The push/pull switch is an ideal choice for coil-tapping a humbucker as it allows you to retain the usual meaty tone while giving you an extra option - a softer, low-output tone that can make almost any guitar sound like a vintage one.

Unlike splitting coils, tapping the coil doesn’t cut off the supply but simply gives you another access point to the coil wrapped around the bucker’s magnet.

The process of coil-tapping a humbucker tone knob and routing it to a push/pull selector isn’t exactly beginner-friendly as the pickup needs “minor” modifications, so I’ve prepared a simple guide on how anyone can do it.

In this guide, I recommend grabbing an unassembled humbucker (or taking your pickup to an expert for unwinding), as this will significantly simplify the process.

Step 1: Make Space for the “Tap”

To create a “tap”, you’ll need to secure space near the middle of the humbucker where the shorter wire length will be intercepted. The easiest way to do this is to drill an eyelet hole between the poles, preferably near the top center of the plate.

Step 2: Solder the Negative on the Left and Positive on the Right on the Plate

Use a soldering iron to attach the start of the copper wire (not humbucker’s wires) to the left eyelet and the finish on the right of the baseplate of your humbucker.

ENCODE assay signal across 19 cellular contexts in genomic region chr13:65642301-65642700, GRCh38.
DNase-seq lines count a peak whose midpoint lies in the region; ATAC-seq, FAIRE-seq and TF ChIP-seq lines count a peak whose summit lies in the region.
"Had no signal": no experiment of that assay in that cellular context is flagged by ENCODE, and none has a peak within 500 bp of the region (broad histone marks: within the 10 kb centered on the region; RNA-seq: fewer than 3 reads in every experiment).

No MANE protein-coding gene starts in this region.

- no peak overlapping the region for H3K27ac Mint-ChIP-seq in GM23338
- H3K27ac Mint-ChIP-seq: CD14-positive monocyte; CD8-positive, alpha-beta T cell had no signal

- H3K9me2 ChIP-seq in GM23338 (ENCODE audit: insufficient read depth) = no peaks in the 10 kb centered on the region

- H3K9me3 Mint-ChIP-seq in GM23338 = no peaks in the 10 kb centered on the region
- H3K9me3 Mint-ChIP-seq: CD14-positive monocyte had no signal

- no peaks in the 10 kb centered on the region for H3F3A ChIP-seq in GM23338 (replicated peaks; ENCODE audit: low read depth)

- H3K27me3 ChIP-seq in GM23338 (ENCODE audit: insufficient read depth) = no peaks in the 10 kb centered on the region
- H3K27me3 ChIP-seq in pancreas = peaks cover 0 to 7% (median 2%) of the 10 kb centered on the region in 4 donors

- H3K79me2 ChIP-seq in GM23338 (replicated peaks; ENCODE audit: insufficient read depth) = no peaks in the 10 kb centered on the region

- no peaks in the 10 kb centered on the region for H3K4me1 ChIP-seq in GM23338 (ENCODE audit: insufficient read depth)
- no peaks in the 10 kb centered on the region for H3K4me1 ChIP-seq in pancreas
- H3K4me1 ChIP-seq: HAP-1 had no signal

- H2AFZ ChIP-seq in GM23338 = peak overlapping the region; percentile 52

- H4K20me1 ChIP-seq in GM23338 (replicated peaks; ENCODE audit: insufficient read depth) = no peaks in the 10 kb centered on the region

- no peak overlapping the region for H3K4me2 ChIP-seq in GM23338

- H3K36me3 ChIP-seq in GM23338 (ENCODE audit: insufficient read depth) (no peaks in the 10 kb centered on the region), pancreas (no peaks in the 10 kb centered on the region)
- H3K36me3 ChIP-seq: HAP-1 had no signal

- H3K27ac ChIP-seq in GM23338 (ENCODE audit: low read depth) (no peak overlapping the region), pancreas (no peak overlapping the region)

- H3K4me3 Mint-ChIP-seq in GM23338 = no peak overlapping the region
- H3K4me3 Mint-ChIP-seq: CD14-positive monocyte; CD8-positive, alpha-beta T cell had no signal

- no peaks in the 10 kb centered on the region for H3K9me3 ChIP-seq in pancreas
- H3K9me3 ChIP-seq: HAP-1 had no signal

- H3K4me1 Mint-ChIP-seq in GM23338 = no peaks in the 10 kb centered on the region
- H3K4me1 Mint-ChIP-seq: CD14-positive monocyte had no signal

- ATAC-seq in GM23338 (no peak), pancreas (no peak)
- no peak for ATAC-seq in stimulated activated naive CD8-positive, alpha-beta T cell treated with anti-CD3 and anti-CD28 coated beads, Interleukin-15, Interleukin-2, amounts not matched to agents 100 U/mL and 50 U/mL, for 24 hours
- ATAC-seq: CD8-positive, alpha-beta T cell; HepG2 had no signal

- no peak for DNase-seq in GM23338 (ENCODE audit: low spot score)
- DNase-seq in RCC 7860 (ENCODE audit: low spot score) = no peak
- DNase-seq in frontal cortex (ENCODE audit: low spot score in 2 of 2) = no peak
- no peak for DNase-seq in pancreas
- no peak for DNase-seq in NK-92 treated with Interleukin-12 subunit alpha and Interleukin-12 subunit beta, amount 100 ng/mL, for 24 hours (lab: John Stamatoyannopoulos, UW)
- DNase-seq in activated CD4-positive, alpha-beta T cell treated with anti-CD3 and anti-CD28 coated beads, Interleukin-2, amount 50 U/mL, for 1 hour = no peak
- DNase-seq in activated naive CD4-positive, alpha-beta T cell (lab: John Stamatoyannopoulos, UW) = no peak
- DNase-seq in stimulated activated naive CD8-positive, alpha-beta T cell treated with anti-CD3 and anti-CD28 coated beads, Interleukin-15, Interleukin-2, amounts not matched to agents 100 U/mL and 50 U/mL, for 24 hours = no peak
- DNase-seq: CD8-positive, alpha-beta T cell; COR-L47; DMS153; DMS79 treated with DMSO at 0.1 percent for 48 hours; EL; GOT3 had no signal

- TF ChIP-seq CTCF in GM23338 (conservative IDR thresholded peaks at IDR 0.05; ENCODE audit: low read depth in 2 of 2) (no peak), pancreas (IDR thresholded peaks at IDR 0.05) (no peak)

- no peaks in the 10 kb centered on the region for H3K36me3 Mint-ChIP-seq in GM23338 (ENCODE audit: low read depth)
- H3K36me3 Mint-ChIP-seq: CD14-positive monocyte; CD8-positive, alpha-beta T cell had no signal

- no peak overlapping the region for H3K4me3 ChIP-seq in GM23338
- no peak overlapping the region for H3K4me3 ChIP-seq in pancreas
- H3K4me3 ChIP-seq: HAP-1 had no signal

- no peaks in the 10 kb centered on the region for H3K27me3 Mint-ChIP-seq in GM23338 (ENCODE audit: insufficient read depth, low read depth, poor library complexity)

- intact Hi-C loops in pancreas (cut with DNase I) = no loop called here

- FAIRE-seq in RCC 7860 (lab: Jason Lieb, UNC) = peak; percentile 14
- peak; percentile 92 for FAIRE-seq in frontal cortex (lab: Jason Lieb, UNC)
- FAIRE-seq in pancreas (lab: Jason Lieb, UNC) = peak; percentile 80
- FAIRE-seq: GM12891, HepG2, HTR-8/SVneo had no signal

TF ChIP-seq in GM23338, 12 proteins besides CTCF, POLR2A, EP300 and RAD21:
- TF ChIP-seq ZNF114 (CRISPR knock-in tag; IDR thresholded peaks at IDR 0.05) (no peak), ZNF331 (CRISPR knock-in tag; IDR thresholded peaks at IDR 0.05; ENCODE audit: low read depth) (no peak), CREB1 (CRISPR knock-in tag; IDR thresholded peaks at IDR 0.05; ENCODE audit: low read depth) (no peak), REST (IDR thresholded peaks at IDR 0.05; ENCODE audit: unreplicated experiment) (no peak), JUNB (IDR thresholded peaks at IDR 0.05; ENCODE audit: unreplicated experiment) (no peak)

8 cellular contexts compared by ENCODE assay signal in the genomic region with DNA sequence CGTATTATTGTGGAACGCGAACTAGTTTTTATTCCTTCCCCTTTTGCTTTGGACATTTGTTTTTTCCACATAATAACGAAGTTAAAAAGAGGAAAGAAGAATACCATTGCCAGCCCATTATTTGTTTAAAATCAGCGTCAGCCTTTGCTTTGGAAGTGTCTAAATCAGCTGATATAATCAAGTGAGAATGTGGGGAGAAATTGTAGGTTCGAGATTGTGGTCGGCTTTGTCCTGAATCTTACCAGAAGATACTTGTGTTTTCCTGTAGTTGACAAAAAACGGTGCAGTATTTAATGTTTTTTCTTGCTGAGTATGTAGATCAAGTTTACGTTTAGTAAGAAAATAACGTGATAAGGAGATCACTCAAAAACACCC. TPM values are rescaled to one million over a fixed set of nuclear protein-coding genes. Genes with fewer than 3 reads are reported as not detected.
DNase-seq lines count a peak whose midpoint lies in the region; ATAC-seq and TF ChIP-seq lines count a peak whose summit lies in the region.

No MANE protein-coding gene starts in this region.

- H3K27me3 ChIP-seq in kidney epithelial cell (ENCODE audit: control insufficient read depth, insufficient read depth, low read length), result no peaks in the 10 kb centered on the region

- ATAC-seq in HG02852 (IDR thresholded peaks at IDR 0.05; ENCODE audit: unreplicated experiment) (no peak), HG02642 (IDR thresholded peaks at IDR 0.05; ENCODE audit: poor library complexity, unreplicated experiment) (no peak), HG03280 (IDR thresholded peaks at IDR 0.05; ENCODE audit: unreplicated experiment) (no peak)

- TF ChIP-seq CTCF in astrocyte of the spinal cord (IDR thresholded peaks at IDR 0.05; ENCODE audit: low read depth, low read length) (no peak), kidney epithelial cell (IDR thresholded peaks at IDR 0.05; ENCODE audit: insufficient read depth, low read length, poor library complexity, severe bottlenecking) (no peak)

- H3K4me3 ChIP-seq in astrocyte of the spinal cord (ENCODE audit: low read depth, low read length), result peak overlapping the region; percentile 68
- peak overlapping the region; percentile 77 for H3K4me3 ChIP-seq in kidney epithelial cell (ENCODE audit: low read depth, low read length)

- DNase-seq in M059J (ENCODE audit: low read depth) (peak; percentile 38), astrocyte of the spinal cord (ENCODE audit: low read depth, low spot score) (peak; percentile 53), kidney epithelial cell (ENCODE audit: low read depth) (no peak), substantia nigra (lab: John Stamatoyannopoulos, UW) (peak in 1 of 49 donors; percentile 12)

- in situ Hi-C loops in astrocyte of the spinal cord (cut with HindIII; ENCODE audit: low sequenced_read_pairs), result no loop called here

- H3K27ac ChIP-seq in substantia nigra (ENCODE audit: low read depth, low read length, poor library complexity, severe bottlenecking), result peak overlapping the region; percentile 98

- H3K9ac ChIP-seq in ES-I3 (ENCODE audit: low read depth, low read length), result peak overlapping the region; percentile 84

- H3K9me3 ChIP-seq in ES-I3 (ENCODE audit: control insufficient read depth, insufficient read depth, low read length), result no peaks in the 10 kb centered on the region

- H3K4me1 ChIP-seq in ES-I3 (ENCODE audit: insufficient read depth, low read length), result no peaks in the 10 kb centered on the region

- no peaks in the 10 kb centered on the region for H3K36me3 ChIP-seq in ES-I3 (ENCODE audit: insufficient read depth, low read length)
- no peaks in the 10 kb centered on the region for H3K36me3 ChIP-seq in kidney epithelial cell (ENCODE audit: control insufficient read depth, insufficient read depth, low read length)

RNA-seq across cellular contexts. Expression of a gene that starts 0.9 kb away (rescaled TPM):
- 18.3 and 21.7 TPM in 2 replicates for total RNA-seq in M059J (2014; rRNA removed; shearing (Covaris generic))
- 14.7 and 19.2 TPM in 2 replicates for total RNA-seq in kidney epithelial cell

Step 3: Attach the Humbucker on a Digital Spooling Machine

If you don’t have a spooling machine or don’t want to spend hours on this part, go to a guitar shop/hardware store and have an expert help you.

If you’d rather do it alone, get the low-output humbucker on the spooler for about 7,000-7,500 rotations.

Step 4: Cut the Wire and Connect it to the Central Eyelet

This part creates the “Tap”. If the wire got too hot from the rapid rotations, use sandpaper to brush off the debris, and then solder the “start” lead to the central socket.

Step 5: Finish Spooling the Rest of the Wire Length

Ideally, the copper wire should go around the humbucker for 9,000 full rotations. Check how many times it revolved around the pickup initially, reattach the magnet to the spooler, and finish the remaining rotations. Finalize the spooling by soldering the start and finish leads to the left and right sockets.

Step 6: Connecting the Humbucker’s Wires

Solder the ground wire to the leftmost socket, and the finish to the rightmost socket. You should have at least one “spare” wire to connect it to the tapped eyelet.

Step 7: Connecting the Pickup’s Wires to a Push/Pull Pot

Connect the ground wire to a side-mounted terminal on the potentiometer, the “tapped” wire to the lowermost frontal terminal, and the hot wire to the uppermost frontal terminal. This way, the “up” position of the pot should give you maximum output while the “down” position activates the tapped version.